Survey: A/C accounts for 12% of home energy costs per year
This time of year, the air conditioning feels like it’s running nonstop.
But a recent survey found that home air conditioning accounts for only 12 percent of all home energy expenditures in a year.
Home air conditioning costs averaged $265 in 2015, according to the latest Residential Energy Consumption Survey by the U.S. Energy Information Administration.
The EIA survey found that air conditioning equipment is used in 87 percent of homes in the United States.
Air conditioning costs ranged from an average of $525 in the hot-humid region in the Southeast - Florida, Louisiana and parts of Texas, Mississippi, Alabama, Georgia, South Carolina and North Carolina - to about $60 in the temperate marine region along the West Coast - parts of California, Oregon and Washington. The more moderate mixed-humid region, where home air conditioning costs averaged $262, was closest to the national average, according to the EIA.
The average U.S. household spent $1,856 on home energy bills in 2015. Although air conditioning accounted for 12 percent of total household energy costs (and 17 percent of electricity expenditures) at the national level, some regions use much more air conditioning, the EIA said.
In the hot-humid region, where air conditioning was used by 94 percent of households, air conditioning made up 27 percent of home energy expenditures. By comparison, in the marine region, where nearly half of households did not use air conditioning at all, air conditioning made up just 2 percent of home energy expenditures, the survey said.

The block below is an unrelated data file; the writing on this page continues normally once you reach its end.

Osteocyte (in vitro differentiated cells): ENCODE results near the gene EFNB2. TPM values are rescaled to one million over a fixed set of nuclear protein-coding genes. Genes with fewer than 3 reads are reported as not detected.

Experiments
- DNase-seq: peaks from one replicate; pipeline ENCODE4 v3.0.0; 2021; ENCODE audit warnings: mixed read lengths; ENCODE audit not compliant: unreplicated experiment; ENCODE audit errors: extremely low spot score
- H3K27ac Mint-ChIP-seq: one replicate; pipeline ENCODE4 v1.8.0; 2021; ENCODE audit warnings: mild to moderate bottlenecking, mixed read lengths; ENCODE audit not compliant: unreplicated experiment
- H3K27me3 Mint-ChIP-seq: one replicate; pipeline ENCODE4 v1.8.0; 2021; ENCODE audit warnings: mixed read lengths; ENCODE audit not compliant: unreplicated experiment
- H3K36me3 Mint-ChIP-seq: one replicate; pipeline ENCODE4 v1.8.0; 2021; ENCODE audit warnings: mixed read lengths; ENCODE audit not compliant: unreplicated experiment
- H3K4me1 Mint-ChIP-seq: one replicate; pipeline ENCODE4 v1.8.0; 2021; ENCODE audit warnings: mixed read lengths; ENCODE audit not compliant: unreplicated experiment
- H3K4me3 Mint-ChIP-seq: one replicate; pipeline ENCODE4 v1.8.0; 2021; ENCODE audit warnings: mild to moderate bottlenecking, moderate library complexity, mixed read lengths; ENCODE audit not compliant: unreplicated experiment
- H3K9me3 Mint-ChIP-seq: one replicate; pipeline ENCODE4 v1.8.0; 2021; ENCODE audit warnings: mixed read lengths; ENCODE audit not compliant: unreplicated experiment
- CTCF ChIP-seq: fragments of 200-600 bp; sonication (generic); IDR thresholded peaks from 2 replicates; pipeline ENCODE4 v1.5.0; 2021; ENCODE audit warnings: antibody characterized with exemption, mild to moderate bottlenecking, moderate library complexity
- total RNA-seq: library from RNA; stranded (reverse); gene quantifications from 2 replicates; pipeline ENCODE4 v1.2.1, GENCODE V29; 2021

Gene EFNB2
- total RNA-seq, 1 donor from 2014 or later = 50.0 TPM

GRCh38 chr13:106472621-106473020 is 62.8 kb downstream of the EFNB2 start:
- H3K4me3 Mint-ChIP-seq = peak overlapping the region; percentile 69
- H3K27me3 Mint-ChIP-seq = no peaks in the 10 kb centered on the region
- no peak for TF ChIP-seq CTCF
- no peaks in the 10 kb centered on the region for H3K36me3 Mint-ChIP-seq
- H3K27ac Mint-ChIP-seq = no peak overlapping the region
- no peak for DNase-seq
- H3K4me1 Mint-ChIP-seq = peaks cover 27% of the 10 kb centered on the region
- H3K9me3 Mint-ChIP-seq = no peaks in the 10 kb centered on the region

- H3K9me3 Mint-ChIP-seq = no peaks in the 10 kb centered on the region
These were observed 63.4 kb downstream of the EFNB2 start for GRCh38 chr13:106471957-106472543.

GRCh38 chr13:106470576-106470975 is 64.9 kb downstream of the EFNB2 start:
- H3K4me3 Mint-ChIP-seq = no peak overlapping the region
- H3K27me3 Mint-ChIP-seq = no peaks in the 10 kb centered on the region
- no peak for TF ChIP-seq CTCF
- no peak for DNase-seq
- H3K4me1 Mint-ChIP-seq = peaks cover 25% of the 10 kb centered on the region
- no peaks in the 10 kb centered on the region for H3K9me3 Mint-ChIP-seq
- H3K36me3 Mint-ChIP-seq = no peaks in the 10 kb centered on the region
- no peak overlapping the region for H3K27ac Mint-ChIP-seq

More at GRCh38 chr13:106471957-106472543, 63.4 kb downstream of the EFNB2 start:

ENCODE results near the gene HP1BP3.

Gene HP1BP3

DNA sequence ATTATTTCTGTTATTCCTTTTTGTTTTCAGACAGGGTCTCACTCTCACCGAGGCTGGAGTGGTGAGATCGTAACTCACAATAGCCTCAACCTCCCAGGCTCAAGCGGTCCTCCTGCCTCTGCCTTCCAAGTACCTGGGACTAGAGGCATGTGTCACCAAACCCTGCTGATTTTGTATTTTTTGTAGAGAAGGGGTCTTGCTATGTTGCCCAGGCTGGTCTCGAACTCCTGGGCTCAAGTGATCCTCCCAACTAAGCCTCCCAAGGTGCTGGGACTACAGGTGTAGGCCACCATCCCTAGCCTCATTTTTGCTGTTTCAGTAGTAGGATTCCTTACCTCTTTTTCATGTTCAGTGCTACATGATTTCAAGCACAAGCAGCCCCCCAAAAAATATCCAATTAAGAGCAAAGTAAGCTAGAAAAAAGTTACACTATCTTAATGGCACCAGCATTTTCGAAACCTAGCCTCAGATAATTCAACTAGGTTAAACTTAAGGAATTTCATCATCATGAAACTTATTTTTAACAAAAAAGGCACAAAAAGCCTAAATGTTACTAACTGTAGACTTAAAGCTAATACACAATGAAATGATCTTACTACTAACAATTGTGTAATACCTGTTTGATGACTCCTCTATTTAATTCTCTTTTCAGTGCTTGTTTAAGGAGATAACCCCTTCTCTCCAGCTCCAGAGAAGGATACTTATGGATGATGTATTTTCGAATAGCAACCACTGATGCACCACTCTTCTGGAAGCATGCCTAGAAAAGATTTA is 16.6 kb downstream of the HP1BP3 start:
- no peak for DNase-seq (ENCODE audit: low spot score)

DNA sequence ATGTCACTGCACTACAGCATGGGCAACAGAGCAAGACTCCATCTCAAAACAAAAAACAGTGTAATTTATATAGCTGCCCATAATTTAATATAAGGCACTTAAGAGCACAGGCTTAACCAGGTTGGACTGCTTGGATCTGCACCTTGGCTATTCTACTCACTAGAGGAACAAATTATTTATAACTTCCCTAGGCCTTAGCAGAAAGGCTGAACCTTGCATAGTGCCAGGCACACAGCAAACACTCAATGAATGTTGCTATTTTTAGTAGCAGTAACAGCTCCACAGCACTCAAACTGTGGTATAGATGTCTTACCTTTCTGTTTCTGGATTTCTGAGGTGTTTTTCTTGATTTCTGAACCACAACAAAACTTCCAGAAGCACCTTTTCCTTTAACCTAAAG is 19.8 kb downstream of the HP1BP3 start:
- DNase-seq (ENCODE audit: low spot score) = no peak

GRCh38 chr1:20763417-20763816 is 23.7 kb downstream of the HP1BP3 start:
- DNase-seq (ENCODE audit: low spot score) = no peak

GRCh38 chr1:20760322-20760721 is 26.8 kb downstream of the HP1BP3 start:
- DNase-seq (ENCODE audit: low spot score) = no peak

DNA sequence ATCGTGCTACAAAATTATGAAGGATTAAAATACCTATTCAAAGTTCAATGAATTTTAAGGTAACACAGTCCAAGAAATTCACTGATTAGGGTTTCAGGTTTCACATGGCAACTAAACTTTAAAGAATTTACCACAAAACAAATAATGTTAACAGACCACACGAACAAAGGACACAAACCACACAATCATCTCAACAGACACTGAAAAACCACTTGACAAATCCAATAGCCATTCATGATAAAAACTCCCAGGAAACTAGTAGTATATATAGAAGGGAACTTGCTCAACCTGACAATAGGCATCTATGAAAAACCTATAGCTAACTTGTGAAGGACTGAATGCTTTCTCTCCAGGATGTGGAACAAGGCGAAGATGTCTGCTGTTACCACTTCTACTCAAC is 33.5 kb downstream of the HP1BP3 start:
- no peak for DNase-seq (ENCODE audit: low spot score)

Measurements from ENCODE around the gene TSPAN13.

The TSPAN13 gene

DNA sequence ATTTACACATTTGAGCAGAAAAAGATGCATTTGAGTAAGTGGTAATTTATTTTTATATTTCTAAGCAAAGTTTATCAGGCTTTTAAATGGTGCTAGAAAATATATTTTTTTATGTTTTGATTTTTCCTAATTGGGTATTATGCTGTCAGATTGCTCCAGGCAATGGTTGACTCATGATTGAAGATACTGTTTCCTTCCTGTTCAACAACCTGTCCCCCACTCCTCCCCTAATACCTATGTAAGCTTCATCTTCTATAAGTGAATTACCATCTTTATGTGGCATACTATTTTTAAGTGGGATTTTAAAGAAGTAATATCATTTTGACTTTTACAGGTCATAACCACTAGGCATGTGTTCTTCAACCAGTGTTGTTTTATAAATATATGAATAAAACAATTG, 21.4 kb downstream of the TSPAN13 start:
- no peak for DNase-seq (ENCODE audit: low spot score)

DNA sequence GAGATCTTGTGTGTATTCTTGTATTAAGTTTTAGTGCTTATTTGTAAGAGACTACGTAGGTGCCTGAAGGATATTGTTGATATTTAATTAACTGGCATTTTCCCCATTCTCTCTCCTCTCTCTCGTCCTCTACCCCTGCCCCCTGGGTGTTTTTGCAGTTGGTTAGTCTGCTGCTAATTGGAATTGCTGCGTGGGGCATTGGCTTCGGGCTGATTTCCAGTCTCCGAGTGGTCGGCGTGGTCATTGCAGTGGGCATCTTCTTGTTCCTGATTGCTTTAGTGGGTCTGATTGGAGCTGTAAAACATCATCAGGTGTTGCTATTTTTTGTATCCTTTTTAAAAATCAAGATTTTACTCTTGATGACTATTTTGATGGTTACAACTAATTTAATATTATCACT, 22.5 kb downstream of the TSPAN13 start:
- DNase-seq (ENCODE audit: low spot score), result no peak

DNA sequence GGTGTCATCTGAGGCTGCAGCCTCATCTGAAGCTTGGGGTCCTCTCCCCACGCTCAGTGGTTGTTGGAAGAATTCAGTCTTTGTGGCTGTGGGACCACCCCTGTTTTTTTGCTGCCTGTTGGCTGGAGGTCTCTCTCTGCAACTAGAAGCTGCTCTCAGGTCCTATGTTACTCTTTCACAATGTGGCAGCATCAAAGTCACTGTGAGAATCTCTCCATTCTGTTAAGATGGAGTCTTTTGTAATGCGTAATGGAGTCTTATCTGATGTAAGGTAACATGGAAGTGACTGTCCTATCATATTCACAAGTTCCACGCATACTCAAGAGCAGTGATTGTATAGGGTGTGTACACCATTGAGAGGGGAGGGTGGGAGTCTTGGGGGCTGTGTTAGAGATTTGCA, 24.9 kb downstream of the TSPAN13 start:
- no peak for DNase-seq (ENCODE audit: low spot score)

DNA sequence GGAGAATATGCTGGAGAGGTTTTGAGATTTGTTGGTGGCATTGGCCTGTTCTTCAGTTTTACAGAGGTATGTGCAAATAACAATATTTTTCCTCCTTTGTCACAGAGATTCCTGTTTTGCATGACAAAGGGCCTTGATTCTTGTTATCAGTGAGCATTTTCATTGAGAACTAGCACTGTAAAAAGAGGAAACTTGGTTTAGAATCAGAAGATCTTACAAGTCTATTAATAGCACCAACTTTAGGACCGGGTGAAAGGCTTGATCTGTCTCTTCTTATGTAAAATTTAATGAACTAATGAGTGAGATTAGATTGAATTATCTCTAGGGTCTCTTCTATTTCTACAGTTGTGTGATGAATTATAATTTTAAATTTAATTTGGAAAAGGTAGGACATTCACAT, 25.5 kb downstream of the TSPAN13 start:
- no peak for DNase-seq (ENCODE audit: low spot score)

In the “cold/very cold” region in which Pennsylvania sits, air conditioning made up 5 percent of home energy expenditures in 2015.
About 60 percent of U.S. households only used central air conditioning systems in 2015, while 23 percent only used individual air conditioning units.
Households that used central systems spent about twice as much for air conditioning in 2015 as households with individual units, with average costs of $299 compared with $156, according to the EIA.
However, because the homes using central systems were often larger, the cost per square foot of using an individual unit was about twice as much as using a central system - $0.31 per square foot compared with $0.15 per square foot.